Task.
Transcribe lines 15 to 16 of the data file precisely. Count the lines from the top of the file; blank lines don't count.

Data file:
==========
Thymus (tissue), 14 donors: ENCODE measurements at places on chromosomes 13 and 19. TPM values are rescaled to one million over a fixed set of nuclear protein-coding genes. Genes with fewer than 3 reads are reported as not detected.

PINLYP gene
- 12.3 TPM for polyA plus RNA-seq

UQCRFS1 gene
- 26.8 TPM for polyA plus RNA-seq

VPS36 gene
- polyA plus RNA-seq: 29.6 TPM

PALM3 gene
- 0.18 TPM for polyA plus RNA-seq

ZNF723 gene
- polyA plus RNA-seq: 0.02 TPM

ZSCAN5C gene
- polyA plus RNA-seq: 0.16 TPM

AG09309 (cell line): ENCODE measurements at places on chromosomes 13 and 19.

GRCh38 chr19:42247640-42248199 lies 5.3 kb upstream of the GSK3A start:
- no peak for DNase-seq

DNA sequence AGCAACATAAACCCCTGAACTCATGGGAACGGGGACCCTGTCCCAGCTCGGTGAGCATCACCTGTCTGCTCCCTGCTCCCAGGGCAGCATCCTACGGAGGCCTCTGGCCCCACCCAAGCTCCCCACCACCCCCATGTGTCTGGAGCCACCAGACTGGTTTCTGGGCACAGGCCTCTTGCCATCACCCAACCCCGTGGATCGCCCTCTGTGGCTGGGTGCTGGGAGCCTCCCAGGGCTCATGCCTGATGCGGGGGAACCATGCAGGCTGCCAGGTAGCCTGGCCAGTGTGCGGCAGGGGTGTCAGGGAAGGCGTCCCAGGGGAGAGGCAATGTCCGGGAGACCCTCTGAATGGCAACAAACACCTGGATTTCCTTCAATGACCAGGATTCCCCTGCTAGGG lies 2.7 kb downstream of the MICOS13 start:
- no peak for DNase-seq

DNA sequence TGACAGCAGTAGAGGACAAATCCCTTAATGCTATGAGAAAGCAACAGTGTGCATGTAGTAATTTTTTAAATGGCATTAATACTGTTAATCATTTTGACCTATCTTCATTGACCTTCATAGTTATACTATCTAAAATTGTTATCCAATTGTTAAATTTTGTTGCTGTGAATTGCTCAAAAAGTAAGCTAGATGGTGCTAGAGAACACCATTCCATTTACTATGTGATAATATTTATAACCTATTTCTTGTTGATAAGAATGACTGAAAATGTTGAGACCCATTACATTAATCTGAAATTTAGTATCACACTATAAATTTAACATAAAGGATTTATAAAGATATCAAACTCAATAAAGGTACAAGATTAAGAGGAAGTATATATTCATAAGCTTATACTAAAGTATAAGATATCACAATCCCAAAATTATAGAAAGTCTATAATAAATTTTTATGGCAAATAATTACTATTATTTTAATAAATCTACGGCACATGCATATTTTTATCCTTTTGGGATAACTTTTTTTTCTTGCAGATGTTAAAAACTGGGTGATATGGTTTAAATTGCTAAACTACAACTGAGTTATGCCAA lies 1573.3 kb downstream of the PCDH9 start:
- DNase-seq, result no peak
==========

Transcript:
GRCh38 chr19:42247640-42248199 lies 5.3 kb upstream of the GSK3A start:
- no peak for DNase-seq